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Cluster housing proposed for Elyria's east side

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ELYRIA — An additional 48 units of cluster housing are planned for the city’s east side, Elyria City Council’s Community Development Committee heard Monday night.

The committee recommended sending that matter, a rezoning request for a Schaden Road property and a request by a local farmer to place more than 160 acres of his land in an agricultural district to the whole of City Council for further action.

Bob Yost, of Dale Yost Construction, told the committee his company plans to build 48 units of cluster housing on a 6.9-acre parcel at Cornell Avenue and South Logan Street, next to the former Eastgate Elementary School.

The property currently is a wooded parcel with South Logan Street to the west and South Abbe Road a block to the east, south of East Broad Street.

A conditional use permit is required because the lot is one-tenth of an acre smaller than required for the number of units, Yost said. Each building will hold six to eight units with two-car garages and 4,800 square feet of living space.

The setup is similar to Yost Construction’s other development in Elyria — Stoney Brook off West River Road North, north of Interstate 90 by the Midway Mall, Yost said.

The homes will be owner-occupied, “not apartments,” and not for rent but for purchase, he added. They will fall in the price range of $149,000 to $159,000, with housing association fees estimated at $85 per month taking care of mowing and snow removal, Yost said.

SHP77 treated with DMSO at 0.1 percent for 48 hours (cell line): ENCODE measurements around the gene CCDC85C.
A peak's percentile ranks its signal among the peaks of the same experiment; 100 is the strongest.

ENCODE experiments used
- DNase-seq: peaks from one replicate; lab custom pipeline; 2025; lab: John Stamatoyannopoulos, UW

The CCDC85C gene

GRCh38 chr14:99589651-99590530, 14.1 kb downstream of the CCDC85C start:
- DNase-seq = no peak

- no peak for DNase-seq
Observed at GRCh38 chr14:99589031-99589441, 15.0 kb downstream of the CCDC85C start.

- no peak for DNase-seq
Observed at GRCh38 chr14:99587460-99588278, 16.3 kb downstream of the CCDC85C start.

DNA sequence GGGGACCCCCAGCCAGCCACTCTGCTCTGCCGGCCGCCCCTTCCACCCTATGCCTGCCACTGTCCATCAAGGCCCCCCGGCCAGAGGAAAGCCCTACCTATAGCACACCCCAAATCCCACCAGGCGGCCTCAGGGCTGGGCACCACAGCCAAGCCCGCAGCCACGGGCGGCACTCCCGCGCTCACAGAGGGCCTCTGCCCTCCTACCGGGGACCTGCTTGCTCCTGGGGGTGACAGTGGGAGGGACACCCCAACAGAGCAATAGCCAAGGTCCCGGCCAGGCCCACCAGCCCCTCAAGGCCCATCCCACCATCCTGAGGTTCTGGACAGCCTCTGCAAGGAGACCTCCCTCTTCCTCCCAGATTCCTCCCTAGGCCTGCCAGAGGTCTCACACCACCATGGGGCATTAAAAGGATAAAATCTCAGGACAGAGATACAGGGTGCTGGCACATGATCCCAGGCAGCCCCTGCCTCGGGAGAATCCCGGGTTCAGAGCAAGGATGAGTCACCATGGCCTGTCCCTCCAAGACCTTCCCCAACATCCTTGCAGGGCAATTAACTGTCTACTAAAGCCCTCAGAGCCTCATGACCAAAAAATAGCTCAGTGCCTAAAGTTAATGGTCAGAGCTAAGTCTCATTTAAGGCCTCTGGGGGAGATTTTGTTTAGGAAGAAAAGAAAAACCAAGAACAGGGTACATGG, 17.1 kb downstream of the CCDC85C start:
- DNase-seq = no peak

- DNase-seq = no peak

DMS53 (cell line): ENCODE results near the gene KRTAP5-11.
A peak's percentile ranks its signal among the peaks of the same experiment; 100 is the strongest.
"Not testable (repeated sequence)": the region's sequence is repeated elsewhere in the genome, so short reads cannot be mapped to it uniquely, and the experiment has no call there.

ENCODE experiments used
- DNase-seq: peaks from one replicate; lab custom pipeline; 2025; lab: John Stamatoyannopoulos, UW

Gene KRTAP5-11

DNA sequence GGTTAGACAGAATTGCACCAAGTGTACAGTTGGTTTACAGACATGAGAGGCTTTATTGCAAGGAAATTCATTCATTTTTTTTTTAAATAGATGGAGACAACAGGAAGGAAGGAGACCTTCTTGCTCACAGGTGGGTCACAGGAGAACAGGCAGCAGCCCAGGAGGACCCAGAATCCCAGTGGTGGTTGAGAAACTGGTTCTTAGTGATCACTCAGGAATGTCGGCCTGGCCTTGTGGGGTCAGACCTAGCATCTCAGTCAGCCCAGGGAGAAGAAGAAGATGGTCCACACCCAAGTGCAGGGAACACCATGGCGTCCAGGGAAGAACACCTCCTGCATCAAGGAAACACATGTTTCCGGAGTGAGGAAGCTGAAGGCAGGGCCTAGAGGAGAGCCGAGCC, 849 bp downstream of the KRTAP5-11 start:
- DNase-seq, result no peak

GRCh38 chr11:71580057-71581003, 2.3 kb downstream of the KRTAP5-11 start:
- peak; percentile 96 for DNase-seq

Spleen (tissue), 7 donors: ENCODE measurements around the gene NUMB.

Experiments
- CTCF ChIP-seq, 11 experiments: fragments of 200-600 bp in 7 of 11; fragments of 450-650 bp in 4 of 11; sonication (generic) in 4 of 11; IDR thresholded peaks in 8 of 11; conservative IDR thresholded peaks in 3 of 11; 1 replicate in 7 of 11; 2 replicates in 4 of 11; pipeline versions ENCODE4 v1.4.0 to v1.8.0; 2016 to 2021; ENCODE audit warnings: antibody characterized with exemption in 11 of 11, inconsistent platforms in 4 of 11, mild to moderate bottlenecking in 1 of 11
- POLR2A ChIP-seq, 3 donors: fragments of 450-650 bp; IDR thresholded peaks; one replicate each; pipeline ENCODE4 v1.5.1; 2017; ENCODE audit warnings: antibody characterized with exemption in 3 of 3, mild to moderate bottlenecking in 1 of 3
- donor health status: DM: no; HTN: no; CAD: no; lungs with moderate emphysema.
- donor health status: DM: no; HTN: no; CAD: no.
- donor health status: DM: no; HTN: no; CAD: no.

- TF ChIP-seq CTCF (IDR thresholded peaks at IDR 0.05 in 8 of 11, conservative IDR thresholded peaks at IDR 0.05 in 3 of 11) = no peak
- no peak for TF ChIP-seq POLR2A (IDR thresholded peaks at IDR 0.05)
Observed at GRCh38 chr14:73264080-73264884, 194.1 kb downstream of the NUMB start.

Law Director Scott Serazin said the Elyria Planning Commission approved the plan, which will see its first reading before City Council on Monday.

Muzilla Properties, represented by Jon Muzilla of Oberlin, also got the committee’s support for rezoning a former office building at 41333 Schaden Road from POD, or “professional office district,” to L-I, which is “light industrial.”

The 19,000-square-foot building is split into five units that are 80 percent warehouse and 20 percent office space, Muzilla said. He said Mercy Health purchased the building in 2007 in case it decided to expand its cancer center on Schaden Road.

When that didn’t happen, Muzilla Properties bought the building and hopes a zoning change to light industrial will better “fit the neighborhood” and allow it to turn into “a working property,” Jon Muzilla said.

Serazin told the committee that the Planning Commission also approved of the “straight-forward change” in zoning, and the committee voted unanimously to back the plan.

A third request, by Allen Grobe of Grobe Realty and Grobe’s Fruit Farm, to place seven parcels of farmland totaling 160.94 acres south of Leo Bullock Parkway and east of Murray Ridge Road into an agricultural district, also was discussed during a public hearing.

Allen Grobe and his daughter-in-law, Brooke Grobe, asked the committee to help them protect their five-generation family farm by preventing future special assessments for utility work and nuisance lawsuits.

Allen Grobe said the property will not be placed in a farmland conservation district, but the change is “purely protecting me” in the event further development in the area requires utility work that could be costly to a family farm like Grobe’s.

“We make our livelihood off that land,” Allen Grobe said.

Special assessments such as those for running municipal water service out to the area could harm Grobe’s properties, he said. About 140 acres of property between Murray Ridge Road and West Ridge Road was purchased in recent years by an Indiana developer that “didn’t just buy it to raise corn and soybeans,” Allen Grobe said.

City Council will see an ordinance on the matter at its next meeting, which is Monday, with second and third-readings required by any of the ordinances discussed to take place April 15 and May 6, Serazin said.

Contact Dave O’Brien at (440) 329-7129 or do’brien@chroniclet.com. Follow him at @daveobrienCT on Twitter.


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